Reminders not effective for medication compliance, study says

August 14, 2001

COLUMBUS, Ohio - Mail and telephone reminders to encourage patients to take their prescription medication as directed may be a pointless exercise, a new study suggests.

One out of five patients who were frequently reminded did not take their medication as prescribed - about the same proportion as those patients who did not receive special reminders.

The research included more than 4,500 subjects taking pravastatin, a cholesterol-lowering drug prescribed to patients at risk for a first heart attack.

The same results also showed that those patients who complied with their medication regimen were more likely to reduce risk factors that contribute to cardiovascular disease, factors such as adopting better eating habits and getting regular exercise.

"Health care providers, third-party payers and health care policymakers should take note that costly extra measures to ensure compliance don't appear to have an effect," said Robert Guthrie, study author and a professor of emergency medicine at Ohio State University.

Past research has found that, in the United States, non-compliance with prescription medication causes 125,000 deaths and costs an estimated $75.6 billion yearly.

The new study, published in a recent issue of the journal Clinical Therapeutics, included 4,548 patients participating in the First Myocardial Infarction Risk Reduction Program, a nationwide program to assist family doctors in evaluating and modifying risk factors for coronary artery disease. The patients were recruited by their family physicians.

Guthrie divided the participants into two groups: 3,635 subjects received telephone reminders at weeks two and eight and a reminder postcard at week four. The reminders stressed the importance of following the doctor's orders to reduce coronary risk behaviors and also asked patients to take their pravastatin as prescribed.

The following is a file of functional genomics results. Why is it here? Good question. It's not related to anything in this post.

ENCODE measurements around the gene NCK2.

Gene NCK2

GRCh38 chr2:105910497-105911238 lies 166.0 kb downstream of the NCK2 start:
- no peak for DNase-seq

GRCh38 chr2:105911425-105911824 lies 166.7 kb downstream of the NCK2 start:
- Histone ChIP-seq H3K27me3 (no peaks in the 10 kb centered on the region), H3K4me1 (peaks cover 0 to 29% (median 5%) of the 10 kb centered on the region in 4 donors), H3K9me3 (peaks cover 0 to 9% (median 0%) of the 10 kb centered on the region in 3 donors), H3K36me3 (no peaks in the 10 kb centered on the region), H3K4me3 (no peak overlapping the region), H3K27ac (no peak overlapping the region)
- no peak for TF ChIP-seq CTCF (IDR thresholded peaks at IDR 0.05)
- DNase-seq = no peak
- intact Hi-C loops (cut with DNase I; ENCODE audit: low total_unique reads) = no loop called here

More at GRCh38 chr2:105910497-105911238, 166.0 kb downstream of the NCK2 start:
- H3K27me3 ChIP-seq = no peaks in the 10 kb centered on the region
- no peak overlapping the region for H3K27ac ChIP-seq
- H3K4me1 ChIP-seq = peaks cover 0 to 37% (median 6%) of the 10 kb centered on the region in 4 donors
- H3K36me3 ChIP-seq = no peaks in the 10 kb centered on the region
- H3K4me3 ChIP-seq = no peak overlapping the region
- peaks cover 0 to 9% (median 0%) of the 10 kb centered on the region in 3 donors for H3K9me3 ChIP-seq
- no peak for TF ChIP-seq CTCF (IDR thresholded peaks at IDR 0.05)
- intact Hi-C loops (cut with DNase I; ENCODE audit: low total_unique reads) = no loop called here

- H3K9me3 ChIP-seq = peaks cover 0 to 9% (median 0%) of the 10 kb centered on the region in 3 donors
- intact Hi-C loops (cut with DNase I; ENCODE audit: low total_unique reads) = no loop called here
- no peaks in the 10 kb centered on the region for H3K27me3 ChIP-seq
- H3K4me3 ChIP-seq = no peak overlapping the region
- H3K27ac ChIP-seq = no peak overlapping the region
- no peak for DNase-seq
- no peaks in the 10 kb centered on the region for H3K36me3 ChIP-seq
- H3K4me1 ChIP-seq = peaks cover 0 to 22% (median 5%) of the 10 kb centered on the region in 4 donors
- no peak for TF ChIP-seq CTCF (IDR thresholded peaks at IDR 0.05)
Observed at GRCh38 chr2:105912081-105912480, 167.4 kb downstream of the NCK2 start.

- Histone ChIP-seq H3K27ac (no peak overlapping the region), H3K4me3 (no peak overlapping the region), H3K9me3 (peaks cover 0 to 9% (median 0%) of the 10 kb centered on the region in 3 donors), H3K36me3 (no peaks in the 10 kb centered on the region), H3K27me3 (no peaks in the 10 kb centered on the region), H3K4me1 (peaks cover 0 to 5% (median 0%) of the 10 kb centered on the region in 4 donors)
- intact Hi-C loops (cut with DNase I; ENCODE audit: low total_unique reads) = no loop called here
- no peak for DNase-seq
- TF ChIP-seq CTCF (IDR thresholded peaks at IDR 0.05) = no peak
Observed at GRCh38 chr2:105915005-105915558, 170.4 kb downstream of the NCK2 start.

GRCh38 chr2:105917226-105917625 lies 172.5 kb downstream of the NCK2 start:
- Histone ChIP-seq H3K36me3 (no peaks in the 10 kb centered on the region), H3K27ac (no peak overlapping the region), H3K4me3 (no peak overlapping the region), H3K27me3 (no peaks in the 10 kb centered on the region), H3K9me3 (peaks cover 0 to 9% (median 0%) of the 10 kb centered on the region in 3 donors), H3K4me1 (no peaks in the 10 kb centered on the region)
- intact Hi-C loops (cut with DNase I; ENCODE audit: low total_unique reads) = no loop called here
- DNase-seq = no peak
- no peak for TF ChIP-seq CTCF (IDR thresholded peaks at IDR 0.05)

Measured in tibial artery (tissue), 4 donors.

All of the patients, including the 913 subjects not receiving the early reminders, received reminder postcards during the fourth and fifth months after enrolling in the sixth-month study.

Patients completed survey forms at three and six months. They were asked about their compliance with the pravastatin prescription and if they had changed certain health behaviors.

At six months, 79.7 percent of the patients in the intervention group reported that they were taking pravastatin as prescribed, compared with 77.4 percent of those who received usual care.

"According to patients, the telephone and postal reminders did very little to improve their compliance or encourage risk-reducing lifestyle changes," Guthrie said.

"Doctor-patient relationships drive compliance, not postal and telephone reminders."

But the survey results did show that patients who did comply better with their medication therapy were more likely to adopt other coronary risk-reducing behaviors.

Of the 3,604 patients reporting compliance with pravastatin therapy - this group included patients who did and did not receive the reminders - 97.5 reported visiting their physician on a regular basis (vs. 82 percent of the 690 patients who weren't compliant); 62 percent changed their eating habits, vs. 51 percent of non-compliants; 41 percent increased physical activity, vs. 31 percent of non-compliants; 39 percent lost weight, vs. 35 percent of non-compliants; and 42 percent had improved their blood pressure, vs. 33.5 percent of non-compliants.
Written by Holly Wagner, 614-292-8310;

Ohio State University

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